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Obstetrics and Gynecology
Resident PGY 3
Henry Ford Hospital
Objectives: The goal of this study is to evaluate and compare care received following implementation of the multidisciplinary care tumor board at a community hospital in Detroit, MI. Methods: This is a retrospective chart review of patients who were newly diagnosed with invasive breast cancer one year prior to and one year following the implemenation of the MDC tumor board. Demographic information including race, age, insurance type (private vs public) and hospital site (urban vs suburban) where treatment was received was obtained. Additionally, stage at diagnosis, hormone receptor (HR) status, eligibility for and receipt of breast conserving treatment, neoadjuvant chemotherapy, hormonal therapy, radiation therapy, adjuvant chemotherapy, fertility sparing counseling, oncotype testing and genetic counseling was also obtained. SPSS was used for multivariate analysis. Significance was determined to be p<0.05. Results: A total of 539 patients were eligible for the study. Average age of women in the MDC group was 62 years vs. average age of women in the non-MDC group of 59 years. The racial make up included 57% white, 43% black. There was no significant difference between eligibility and receipt of neoadjuvant chemotherapy, breast conserving therapy, endocrine therapy, radiation therapy or adjuvant chemotherapy in patients who were treated prior to the implementation of the MDC tumor board as compared to those receiving treatment after the implementation of the MDC tumor board. However, there was a significant difference in the frequency of oncotype testing and fertility counseling offered to patients who were diagnosed after the MDC was implemented. In a subset analysis, there was a significant difference in the receipt of breast conserving therapy in black women irrespective of participation in the multidisciplinary group (p=0.016). In fact, all women who received care at the urban facility were less likely to receive breast-conserving therapy (p=0.009) and were less likely to receive and be offered chemotherapy or Herceptin. Conclusions: While the Multidisciplinary care tumor board implementation has not yet established a significant difference in receipt of cancer care among all women, the ability to offer eligible patients fertility counseling and oncotype testing has improved significantly.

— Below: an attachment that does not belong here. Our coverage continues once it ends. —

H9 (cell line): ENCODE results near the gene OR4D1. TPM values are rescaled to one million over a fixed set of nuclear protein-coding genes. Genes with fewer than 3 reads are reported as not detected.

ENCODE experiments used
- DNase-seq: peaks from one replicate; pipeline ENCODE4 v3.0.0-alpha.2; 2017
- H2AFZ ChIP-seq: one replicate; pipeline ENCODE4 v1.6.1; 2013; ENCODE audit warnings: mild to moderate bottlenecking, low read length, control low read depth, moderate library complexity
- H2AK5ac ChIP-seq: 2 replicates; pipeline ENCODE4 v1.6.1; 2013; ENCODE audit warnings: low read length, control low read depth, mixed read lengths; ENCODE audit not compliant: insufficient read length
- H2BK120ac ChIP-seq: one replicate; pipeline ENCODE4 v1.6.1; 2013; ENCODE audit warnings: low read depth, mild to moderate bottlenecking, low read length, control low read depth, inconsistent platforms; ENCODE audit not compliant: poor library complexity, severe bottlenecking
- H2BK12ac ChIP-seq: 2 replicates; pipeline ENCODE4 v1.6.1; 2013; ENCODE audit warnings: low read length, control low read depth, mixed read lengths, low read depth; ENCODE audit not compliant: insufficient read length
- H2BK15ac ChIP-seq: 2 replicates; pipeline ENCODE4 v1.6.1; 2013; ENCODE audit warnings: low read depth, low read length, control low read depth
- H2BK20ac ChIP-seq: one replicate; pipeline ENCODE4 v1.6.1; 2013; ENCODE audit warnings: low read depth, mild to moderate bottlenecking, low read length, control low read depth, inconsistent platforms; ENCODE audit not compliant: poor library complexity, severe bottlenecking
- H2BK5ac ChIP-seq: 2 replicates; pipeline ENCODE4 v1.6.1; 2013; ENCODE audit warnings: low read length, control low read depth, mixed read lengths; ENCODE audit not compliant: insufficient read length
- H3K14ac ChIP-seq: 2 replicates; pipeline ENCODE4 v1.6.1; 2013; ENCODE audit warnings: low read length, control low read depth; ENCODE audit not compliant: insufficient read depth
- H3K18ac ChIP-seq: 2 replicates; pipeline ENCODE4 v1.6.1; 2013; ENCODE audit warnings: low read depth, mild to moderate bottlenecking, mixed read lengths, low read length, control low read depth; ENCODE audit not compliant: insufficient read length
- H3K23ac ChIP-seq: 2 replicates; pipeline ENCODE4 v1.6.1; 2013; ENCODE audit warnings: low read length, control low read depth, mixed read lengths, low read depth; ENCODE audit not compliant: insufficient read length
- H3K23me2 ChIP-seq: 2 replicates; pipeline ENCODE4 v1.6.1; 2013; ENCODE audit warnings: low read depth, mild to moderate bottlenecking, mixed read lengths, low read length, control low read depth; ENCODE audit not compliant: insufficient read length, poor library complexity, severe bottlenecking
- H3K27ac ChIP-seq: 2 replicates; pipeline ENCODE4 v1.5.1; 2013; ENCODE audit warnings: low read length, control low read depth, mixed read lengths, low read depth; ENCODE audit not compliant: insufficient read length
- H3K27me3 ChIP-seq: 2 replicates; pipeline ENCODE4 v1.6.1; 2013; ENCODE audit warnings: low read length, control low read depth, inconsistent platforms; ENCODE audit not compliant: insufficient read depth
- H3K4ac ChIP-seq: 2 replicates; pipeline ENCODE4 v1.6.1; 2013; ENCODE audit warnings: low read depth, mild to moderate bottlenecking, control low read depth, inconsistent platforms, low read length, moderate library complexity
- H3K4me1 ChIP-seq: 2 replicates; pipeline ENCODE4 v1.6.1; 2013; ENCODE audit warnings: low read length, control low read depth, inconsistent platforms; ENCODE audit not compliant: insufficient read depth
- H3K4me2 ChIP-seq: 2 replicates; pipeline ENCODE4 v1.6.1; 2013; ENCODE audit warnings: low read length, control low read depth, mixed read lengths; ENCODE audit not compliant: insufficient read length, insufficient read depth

Doe, Samfee and Swain, Monique, "Improving Quality in Breast Cancer Treatment" (2019). Quality Improvement. 15.